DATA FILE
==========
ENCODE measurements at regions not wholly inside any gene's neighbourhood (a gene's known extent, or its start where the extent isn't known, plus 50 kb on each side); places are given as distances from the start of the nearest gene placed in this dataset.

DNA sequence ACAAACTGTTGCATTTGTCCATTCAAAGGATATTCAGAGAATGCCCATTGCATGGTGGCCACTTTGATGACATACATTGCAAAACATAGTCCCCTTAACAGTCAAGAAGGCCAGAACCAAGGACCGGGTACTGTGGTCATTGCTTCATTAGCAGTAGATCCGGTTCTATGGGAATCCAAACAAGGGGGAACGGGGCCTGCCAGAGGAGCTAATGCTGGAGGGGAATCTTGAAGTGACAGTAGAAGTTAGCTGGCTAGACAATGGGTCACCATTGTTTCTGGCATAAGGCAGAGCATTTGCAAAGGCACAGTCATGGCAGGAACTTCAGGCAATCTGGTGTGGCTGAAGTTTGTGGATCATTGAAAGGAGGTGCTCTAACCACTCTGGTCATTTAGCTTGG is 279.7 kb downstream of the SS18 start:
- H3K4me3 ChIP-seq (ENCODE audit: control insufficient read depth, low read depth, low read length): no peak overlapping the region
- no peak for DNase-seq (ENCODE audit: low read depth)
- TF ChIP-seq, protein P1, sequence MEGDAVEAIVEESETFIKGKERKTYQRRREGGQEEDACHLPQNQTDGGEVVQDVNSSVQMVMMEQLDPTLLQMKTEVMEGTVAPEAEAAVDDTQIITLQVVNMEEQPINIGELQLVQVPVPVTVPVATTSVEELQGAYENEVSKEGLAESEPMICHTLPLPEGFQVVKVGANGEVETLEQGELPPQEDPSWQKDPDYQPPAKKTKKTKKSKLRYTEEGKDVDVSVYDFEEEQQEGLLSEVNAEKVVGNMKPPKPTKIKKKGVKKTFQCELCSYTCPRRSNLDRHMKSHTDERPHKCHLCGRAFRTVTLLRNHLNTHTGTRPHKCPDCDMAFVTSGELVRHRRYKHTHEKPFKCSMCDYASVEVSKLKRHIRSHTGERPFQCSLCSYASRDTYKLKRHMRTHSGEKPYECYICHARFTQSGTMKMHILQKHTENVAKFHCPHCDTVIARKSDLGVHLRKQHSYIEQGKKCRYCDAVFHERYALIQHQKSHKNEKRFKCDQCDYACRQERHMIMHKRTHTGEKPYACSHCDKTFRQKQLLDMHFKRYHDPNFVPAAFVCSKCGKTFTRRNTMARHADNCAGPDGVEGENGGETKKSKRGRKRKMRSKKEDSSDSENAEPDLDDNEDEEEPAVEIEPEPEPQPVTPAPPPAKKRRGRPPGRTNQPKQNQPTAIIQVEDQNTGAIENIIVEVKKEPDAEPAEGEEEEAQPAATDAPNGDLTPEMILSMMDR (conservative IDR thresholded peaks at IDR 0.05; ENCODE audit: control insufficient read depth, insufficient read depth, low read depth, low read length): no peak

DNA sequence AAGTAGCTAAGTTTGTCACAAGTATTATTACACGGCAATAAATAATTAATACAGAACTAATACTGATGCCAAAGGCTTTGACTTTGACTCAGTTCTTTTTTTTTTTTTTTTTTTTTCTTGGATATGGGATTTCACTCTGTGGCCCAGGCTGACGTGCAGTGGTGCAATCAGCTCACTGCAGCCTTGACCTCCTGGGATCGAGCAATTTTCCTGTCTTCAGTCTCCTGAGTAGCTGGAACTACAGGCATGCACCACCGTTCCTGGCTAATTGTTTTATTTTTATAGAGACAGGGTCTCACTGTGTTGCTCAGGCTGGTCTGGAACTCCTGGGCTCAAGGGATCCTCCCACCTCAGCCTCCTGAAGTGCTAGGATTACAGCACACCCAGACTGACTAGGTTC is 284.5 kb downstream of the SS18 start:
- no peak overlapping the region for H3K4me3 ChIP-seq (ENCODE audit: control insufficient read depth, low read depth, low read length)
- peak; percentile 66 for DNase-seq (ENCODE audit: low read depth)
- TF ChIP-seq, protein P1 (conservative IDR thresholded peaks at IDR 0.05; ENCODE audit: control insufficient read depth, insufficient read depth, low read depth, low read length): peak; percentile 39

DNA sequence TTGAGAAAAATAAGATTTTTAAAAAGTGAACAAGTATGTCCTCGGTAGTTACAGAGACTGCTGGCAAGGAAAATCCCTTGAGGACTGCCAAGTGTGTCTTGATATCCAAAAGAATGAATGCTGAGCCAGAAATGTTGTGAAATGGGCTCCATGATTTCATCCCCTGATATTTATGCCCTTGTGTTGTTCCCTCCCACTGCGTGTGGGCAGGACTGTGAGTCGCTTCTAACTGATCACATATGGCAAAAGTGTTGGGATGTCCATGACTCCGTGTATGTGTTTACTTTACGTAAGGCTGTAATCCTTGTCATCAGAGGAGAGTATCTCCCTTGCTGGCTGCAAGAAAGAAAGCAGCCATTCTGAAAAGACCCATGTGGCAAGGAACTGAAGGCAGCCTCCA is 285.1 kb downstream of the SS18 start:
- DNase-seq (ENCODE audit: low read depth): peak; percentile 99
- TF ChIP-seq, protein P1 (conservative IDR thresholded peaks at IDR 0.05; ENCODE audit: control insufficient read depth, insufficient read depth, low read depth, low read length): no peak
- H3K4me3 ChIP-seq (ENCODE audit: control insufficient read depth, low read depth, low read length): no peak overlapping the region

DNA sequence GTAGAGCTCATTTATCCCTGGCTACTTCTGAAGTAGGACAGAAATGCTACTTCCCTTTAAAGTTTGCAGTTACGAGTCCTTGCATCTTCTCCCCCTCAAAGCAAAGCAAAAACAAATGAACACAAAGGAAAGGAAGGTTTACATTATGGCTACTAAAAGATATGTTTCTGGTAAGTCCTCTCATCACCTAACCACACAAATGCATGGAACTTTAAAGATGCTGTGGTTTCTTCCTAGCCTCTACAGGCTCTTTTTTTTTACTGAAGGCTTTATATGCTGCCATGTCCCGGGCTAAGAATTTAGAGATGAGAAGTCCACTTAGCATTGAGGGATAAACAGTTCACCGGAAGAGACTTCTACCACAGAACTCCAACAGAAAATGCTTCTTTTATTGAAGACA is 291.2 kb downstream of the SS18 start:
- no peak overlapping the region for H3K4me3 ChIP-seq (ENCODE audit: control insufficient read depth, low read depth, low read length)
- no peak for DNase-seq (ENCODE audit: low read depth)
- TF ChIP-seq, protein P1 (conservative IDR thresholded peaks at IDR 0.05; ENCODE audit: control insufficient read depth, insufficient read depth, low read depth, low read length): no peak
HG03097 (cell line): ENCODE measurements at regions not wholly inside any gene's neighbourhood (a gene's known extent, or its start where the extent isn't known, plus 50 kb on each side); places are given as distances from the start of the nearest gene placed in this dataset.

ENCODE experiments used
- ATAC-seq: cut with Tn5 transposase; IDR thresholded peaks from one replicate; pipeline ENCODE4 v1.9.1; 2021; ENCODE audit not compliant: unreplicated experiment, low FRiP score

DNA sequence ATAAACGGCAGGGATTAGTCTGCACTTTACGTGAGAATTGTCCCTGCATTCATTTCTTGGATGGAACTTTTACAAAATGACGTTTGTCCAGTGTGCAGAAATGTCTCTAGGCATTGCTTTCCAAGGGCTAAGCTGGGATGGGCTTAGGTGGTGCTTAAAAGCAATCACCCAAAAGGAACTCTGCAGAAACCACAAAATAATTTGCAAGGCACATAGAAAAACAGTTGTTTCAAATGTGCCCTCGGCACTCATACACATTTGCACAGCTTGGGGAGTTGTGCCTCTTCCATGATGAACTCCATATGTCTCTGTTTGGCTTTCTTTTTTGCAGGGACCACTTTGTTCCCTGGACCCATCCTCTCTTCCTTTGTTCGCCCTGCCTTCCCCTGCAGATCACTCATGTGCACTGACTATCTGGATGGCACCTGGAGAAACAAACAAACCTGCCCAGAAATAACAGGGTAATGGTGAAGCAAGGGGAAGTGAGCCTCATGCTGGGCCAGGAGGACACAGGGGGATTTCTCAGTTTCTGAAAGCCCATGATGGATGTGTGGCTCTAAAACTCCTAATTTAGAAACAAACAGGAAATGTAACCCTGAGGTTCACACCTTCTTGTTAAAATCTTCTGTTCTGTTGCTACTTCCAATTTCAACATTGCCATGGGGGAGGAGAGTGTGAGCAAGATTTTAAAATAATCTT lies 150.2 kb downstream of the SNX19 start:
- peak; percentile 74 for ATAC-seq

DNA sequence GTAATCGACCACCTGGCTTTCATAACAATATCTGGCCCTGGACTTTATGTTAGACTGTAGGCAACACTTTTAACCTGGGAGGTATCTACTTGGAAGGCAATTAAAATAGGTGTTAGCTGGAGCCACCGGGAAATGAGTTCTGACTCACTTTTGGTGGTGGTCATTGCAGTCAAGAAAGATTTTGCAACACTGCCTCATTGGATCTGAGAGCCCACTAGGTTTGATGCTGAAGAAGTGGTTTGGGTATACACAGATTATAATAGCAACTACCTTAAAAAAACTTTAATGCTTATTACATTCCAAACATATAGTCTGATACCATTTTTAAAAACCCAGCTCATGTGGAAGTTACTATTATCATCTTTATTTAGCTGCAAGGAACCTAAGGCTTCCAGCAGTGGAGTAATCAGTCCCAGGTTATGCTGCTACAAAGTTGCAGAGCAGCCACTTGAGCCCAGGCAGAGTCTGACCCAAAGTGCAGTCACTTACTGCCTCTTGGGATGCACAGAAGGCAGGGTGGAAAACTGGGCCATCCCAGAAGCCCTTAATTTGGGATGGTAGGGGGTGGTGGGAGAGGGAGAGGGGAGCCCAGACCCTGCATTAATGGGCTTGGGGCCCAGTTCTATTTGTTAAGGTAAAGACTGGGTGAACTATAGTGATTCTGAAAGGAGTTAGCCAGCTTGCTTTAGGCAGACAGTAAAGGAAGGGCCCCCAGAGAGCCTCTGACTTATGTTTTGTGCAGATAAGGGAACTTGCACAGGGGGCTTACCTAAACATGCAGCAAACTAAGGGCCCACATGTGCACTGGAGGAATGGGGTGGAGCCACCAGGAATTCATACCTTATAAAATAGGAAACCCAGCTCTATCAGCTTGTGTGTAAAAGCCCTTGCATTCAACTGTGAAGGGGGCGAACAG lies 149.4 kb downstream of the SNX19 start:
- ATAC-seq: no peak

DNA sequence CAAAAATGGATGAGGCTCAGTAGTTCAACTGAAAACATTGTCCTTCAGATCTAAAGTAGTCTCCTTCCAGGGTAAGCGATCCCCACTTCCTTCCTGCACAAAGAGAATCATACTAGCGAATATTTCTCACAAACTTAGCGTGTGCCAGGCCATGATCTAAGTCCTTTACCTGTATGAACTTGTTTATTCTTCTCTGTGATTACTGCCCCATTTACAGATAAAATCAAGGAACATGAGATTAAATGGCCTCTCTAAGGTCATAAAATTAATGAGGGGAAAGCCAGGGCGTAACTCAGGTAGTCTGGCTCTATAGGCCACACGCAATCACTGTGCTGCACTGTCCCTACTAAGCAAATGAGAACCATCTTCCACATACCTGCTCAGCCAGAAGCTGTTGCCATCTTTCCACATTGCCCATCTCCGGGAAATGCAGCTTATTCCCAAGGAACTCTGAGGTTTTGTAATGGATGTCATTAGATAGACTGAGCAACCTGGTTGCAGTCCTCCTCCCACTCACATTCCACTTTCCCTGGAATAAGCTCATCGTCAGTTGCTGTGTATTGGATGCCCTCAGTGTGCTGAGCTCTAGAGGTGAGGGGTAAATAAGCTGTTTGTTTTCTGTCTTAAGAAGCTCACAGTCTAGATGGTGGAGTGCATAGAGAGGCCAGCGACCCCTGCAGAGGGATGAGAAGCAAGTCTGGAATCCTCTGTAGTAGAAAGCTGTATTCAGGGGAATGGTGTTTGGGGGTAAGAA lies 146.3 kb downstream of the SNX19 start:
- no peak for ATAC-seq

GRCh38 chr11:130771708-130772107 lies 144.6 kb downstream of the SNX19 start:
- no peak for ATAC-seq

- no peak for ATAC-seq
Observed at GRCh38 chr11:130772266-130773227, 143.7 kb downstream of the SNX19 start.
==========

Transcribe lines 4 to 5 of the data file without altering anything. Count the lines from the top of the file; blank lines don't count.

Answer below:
- no peak for DNase-seq (ENCODE audit: low read depth)
- TF ChIP-seq, protein P1, sequence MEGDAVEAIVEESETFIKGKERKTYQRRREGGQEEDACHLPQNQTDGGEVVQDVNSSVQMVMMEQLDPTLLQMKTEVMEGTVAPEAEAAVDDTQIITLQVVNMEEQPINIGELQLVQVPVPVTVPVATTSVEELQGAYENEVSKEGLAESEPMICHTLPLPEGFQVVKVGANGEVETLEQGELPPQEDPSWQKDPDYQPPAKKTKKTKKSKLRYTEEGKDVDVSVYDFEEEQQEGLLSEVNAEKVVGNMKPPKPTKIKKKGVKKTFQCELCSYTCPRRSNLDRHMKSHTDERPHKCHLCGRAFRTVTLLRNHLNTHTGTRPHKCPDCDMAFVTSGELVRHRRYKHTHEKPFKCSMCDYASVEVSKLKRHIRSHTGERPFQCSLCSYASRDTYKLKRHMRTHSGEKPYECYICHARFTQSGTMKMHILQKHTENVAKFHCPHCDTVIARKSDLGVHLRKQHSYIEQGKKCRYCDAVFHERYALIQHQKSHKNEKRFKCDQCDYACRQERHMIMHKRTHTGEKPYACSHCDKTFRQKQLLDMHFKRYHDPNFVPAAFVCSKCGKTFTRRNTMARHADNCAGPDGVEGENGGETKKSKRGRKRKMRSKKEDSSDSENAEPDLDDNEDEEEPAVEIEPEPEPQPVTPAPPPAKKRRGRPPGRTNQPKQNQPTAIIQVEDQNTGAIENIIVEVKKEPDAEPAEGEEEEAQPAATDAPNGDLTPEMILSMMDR (conservative IDR thresholded peaks at IDR 0.05; ENCODE audit: control insufficient read depth, insufficient read depth, low read depth, low read length): no peak